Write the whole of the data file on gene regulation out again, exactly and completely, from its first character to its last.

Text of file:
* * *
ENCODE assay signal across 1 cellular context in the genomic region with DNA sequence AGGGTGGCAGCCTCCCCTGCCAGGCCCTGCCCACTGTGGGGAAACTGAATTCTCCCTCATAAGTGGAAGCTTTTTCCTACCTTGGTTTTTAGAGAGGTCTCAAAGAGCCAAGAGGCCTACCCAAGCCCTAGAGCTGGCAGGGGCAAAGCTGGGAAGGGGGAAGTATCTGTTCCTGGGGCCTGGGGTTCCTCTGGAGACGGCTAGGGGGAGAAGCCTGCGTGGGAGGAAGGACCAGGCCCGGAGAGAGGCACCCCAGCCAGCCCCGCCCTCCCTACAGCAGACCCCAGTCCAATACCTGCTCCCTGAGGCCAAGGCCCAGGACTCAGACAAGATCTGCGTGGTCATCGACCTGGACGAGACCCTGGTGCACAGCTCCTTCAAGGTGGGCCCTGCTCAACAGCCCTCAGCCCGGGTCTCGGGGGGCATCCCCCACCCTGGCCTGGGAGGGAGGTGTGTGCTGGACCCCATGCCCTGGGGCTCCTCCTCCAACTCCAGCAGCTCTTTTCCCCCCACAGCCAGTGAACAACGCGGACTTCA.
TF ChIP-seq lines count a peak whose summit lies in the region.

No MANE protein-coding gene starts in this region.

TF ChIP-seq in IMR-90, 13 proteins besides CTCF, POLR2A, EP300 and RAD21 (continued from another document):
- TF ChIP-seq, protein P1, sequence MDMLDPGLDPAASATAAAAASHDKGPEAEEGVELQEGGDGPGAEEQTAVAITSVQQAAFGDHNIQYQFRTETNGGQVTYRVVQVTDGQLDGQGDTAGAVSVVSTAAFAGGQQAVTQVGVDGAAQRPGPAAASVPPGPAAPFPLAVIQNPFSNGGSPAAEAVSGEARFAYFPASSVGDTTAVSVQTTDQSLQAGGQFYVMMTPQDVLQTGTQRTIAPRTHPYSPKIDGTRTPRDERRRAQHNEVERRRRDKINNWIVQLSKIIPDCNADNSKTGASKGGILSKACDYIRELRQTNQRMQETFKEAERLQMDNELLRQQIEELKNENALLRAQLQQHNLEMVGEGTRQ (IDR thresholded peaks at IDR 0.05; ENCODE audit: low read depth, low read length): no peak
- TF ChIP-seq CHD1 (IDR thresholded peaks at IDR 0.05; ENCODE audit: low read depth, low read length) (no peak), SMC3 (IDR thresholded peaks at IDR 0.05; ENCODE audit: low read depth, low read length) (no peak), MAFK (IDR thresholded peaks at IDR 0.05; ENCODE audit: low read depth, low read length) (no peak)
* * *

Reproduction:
ENCODE assay signal across 1 cellular context in the genomic region with DNA sequence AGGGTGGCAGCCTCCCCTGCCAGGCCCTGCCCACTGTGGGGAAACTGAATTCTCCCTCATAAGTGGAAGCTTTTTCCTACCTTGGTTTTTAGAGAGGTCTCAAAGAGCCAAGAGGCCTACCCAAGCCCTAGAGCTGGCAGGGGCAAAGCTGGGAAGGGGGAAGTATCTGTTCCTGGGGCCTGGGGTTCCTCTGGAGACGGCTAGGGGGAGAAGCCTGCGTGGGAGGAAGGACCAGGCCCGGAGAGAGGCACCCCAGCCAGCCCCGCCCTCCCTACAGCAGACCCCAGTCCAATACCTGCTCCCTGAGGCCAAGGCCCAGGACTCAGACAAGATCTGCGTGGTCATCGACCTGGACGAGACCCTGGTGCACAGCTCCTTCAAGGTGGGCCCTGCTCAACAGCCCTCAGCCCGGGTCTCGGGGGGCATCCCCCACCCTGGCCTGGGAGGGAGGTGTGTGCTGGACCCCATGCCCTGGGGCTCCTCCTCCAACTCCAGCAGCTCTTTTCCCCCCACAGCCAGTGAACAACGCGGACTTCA.
TF ChIP-seq lines count a peak whose summit lies in the region.

No MANE protein-coding gene starts in this region.

TF ChIP-seq in IMR-90, 13 proteins besides CTCF, POLR2A, EP300 and RAD21 (continued from another document):
- TF ChIP-seq, protein P1, sequence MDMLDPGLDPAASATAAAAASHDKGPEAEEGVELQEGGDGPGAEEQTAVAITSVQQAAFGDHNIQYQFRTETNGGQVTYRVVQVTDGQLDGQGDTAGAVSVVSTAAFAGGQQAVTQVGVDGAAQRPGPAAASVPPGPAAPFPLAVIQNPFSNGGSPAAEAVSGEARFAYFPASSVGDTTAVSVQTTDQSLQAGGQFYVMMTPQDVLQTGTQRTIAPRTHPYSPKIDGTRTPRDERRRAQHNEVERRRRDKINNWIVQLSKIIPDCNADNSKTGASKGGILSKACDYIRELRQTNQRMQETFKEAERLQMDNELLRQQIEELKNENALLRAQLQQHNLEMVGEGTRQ (IDR thresholded peaks at IDR 0.05; ENCODE audit: low read depth, low read length): no peak
- TF ChIP-seq CHD1 (IDR thresholded peaks at IDR 0.05; ENCODE audit: low read depth, low read length) (no peak), SMC3 (IDR thresholded peaks at IDR 0.05; ENCODE audit: low read depth, low read length) (no peak), MAFK (IDR thresholded peaks at IDR 0.05; ENCODE audit: low read depth, low read length) (no peak)